Everyone who has had children knows some shadow children. They are the playmates of your own children that didn't make it. They got cancer, drowned or, now, as my boys have grown, were killed in Iraq or Afganistan.
They don't have to be very close to your children for you to remember them forever. They play along side your children, staying the same age while your own children grow up.
The shadow children made me sad and scared when they died. Of course, they reminded me that my own perfect children were mortal and could be taken away. They raised theological questions. The real questions. Not, why do bad things happen to good people? That question has never bothered me very much. 'What, you think if you are good, you are exempt from the laws of chance?' The question I've never been able to answer is, what does a Unitarian Universalist say to a dying child? I mean a UU like me, who believes that it matters how we live, but doesn't believe in a personal God, and doesn't believe in heaven.
One of my shadow children died of brain cancer at seven years of age. He had time to know that he was dying. His parents are strong Christians and do believe in heaven. It made it easier. Not easy, don't get me wrong. They went through hell, knew it, and didn't have any false piety about it. However, they could say to their son 'you are going to Jesus in Heaven. We will join you later.' in full serenity and belief. I was just glad I never had to come up with such a strong, story for my children.
The wars in Iraq and Afganistan are adding to my shadow children. For years, I had only two, that's how safe our world is in Portland, Oregon.
I've added two in the last two years. One young man, went to school with my oldest son, but in the stratified world of high school, my oldest says 'didn't know him mom' with relief. Well, they are MY shadow children after all. I claim him because the school community I am a board member for had a memorial service for him after he was killed in Afganistan. He was in the HS video production program and was a newscaster for the internal news service the students put on. He was such a recent graduate that they still had all his footage where he was the star. On the montage they put together he was funny, bright, everything. He joined up because of 9/11 and, probably, a lack of cash for college.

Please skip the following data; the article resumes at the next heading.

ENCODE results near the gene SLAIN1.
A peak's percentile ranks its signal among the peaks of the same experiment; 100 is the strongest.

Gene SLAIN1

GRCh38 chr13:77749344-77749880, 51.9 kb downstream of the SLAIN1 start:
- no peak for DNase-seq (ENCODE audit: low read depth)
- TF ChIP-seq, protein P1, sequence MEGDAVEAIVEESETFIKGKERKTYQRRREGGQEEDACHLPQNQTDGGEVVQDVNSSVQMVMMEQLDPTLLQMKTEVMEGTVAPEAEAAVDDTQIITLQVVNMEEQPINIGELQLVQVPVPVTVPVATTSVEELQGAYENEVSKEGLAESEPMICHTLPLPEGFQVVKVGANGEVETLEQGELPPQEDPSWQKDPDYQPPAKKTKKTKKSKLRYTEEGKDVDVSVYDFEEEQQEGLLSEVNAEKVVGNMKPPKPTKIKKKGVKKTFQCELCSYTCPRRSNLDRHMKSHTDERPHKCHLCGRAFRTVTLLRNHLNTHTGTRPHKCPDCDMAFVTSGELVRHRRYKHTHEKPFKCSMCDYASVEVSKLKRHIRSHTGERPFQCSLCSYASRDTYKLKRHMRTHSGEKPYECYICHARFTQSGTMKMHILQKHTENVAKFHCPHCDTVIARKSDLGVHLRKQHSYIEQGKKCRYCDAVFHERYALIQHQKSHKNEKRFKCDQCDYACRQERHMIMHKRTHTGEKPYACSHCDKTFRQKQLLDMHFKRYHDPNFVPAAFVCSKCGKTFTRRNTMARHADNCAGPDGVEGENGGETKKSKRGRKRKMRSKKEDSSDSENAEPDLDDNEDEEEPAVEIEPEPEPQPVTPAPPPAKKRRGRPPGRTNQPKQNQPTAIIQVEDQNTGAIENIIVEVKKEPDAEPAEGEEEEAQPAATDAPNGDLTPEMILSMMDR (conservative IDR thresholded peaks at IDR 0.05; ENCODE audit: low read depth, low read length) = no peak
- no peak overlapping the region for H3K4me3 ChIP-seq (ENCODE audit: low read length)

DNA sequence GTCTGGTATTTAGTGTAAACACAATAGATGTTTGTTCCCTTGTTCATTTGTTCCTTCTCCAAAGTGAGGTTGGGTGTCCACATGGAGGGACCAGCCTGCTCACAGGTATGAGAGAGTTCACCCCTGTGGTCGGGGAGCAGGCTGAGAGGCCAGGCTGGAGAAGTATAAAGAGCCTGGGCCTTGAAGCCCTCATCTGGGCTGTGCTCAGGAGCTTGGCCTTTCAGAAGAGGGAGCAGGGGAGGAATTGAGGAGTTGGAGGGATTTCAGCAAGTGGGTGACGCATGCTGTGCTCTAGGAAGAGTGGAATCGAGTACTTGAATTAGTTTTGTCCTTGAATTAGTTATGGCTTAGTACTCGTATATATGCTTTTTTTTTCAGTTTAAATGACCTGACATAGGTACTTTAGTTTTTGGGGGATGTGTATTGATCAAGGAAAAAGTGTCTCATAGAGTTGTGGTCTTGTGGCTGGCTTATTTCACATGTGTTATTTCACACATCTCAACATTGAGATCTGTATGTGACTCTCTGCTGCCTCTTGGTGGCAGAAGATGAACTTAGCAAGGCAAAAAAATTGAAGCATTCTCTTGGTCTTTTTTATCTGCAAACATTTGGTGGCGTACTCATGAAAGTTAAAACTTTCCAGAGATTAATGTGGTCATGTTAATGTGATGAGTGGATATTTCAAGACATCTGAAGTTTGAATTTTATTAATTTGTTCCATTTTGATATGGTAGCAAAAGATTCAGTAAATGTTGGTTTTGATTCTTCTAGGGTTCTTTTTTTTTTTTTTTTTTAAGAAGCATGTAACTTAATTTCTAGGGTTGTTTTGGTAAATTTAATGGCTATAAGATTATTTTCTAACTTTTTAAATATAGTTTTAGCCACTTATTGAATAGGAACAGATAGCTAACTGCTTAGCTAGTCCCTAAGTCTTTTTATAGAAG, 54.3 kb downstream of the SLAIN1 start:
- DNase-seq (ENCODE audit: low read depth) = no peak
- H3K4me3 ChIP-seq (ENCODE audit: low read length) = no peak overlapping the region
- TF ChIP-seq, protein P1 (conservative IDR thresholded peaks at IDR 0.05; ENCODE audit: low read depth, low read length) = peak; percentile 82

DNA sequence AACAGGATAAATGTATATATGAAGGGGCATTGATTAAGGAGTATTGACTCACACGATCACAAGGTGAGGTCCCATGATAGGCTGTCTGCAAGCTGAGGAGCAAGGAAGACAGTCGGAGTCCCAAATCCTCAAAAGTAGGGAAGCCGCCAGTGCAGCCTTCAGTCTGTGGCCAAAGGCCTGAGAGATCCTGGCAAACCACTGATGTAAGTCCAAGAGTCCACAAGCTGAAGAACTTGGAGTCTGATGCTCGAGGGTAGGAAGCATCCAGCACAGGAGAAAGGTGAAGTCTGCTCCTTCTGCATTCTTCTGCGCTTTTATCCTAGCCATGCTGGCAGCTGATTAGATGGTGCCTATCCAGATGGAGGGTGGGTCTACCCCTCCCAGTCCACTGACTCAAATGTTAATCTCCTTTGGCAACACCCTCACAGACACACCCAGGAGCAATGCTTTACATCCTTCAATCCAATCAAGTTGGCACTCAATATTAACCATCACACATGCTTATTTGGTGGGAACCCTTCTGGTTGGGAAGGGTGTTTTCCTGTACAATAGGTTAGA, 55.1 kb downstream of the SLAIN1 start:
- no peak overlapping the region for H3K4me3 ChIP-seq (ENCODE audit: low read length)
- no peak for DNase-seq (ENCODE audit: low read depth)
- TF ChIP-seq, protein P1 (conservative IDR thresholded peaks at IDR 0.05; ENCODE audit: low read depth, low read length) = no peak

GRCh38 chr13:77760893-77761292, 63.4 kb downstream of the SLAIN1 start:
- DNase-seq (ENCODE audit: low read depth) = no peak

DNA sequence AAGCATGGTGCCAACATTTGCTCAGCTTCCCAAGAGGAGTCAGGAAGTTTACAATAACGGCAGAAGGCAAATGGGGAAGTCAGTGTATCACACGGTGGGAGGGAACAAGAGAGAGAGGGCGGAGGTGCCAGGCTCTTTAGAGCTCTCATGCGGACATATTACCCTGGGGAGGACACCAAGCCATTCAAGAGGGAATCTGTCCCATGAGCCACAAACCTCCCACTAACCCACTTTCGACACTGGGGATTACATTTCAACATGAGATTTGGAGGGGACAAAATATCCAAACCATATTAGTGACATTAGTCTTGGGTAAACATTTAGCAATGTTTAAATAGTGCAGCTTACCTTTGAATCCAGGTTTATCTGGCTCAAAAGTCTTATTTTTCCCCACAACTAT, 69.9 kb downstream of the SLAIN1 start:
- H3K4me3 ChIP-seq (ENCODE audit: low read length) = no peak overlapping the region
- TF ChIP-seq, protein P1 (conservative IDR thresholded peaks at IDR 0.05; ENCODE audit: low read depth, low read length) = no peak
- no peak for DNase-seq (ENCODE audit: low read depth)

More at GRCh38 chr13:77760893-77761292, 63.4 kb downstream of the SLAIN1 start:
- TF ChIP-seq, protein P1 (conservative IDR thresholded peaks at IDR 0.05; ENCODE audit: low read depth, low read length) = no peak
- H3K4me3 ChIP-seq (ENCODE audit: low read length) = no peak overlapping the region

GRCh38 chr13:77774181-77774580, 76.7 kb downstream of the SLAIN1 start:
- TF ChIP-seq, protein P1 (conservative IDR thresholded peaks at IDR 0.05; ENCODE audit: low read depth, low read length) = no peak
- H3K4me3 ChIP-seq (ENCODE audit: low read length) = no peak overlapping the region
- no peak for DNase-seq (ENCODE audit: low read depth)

Alex Funcheon is another shadow child. He died in Iraq from an IED blast. He had been there for two months. His mother was my friend and babysitter when we lived in Tempe, Arizona. My oldest son and Alex were best friends in diapers and training pants, running around the back yard together on short, stubby legs. We moved away when they were four and the two families became Christmas card friends. I hadn't talked to Karen in fifteen years when she called out of the blue. 'Alex is dead.' she told me. ' I just wanted to talk to someone who knew him as a baby.'
Shadow children reflect the worst of what could happen to your child. Our children are all marching toward the future together and then death steps in, here and there. Before the war deaths, it had just seemed like cosmic bad luck. The war deaths hit me in a different way. They bring up questions of class and culpability. I feel equal parts anger and sadness, with some guilt thrown in, because these boys died when mine didn't. My family never voluntarily joins military service. We are polite enough not to bad-mouth the military in that careful way of respecting others choices. I can't think of a single cousin, niece or nephew that has joined. I am glad of that frankly, but it doesn't make me feel good. It's something I would like to keep in the shadows.